Virat Kohli’s attitude was too much to handle for a generation who were taught that humbleness is greatest trait. Yes, we have seen a bit of arrogance in Ganguly but even he was no match for Kohli.

To everyone’s surprise that obnoxious behaviour which led to the downfall of many upcoming players in different sports (remember Mario Balotelli of Italy) was propelling Virat Kohli. He started to perform big with the bat with it his arrogance grew even more. He became an Australian in the Indian colours. Big on performance, big on attitude. I, me, myself kind of player. He performed well and then pissed off everyone: opponent, team-mates, and spectators. I became fan of this Kohli and I hated myself for it. How can I who loved graciousness of Sachin and Dravid can be fan of this prick.May be his performance started to get him the respect that he deserved.

There was always one thought at the back of my mind that all this graciousness is seen as timidity in this big bad world when you don’t win. Under Dhoni’s captaincy, India started to win big finals but the humbleness remained and some part of me wanted someone from Indian Team to show off a little bit that we have arrived and have no fear and that’s where Kohli fit the bill. He was still the prick. He sledged Aussies “the original sledge masters” and terrified them with it. I became fan but still didn’t love him. He was still an Aussie in the Indian colours.

Then the captaincy came to him and surprisingly things changed drastically. He reigned in his aggression and transformed it to controlled aggression. His aggression was his driving force and it led to many mistakes too but now his controlled aggression made him invincible.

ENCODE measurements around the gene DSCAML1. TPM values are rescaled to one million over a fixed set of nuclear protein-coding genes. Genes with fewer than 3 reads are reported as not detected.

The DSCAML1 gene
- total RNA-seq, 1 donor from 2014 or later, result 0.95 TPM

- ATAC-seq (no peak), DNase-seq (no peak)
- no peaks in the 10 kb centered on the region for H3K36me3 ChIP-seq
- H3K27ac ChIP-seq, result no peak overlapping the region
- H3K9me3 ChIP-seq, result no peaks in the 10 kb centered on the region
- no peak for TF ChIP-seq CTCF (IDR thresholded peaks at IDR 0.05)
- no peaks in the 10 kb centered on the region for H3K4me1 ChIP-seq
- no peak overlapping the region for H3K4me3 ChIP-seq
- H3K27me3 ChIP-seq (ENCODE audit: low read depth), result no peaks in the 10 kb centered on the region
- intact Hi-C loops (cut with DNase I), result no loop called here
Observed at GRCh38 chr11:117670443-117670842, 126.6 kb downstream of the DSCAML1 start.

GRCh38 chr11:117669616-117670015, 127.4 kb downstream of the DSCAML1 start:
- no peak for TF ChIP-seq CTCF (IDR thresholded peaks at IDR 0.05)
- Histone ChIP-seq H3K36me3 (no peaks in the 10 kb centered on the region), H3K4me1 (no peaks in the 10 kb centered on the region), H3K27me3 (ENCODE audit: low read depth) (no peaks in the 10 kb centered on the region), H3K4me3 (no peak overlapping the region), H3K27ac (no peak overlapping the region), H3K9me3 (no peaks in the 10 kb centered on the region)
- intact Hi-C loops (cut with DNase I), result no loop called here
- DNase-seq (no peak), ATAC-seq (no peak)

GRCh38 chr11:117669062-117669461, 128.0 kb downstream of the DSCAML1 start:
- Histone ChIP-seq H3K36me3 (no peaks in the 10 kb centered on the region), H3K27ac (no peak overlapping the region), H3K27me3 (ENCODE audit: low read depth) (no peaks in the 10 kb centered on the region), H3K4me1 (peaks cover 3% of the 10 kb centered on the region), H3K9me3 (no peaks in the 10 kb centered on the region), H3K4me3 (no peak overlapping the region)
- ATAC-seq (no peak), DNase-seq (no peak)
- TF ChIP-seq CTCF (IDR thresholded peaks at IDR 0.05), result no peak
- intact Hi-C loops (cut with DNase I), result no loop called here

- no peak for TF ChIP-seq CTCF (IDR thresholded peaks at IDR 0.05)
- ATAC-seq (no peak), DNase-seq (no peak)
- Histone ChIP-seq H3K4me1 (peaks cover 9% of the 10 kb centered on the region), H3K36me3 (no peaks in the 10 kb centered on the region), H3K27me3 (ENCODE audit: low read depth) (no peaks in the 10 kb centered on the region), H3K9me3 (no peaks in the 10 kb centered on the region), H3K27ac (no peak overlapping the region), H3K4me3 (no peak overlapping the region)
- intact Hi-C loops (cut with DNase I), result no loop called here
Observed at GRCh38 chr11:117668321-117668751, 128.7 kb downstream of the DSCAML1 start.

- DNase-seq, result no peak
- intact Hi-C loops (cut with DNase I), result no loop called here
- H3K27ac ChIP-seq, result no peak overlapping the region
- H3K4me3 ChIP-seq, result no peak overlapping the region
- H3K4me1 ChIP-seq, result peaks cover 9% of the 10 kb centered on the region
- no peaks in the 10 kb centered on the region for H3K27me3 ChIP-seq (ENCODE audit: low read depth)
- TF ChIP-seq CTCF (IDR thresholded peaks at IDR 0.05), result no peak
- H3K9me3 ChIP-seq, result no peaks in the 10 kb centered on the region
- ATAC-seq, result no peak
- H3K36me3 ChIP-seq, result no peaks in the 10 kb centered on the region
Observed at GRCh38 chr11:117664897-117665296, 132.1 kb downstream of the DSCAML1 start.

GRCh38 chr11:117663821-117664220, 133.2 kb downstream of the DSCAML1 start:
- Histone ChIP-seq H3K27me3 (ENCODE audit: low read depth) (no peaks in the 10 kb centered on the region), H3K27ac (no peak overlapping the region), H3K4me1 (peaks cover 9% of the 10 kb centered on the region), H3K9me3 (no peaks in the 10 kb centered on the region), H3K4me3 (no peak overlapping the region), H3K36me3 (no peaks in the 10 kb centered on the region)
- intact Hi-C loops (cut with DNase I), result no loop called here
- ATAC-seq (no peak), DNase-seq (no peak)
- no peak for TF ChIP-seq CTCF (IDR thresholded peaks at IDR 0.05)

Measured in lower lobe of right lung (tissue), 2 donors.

Combination of that controlled aggression and performance is what i always wanted to see in Indian players because that’s what every champion player is made of. Performance was always there in many players but not the attitude that Kohli has and when, in few instances, some of the players showed aggression, the performance was not there and they looked like joker at the end of it( remember Sreesanth )

Kohli’s controlled aggression is rubbing off on other Indian players too. Kohli came and removed any shred of timidity that was haunting Indian team and started to assert. He was no more someone who was aggressive to get some attention but he does it to get performances out of himself and terrify opposition.

If Sachin Tendulkar represented aspiring India which fought for a place in this World. Kohli is symbol of a new India that is confident about itself and believes that top position is their rightful place. I hope Kohli continues like that for years to come and take Indian Cricket to the height that Aussies achieved in 90s and early 2000s or what West Indies achieved in 70s and 80s.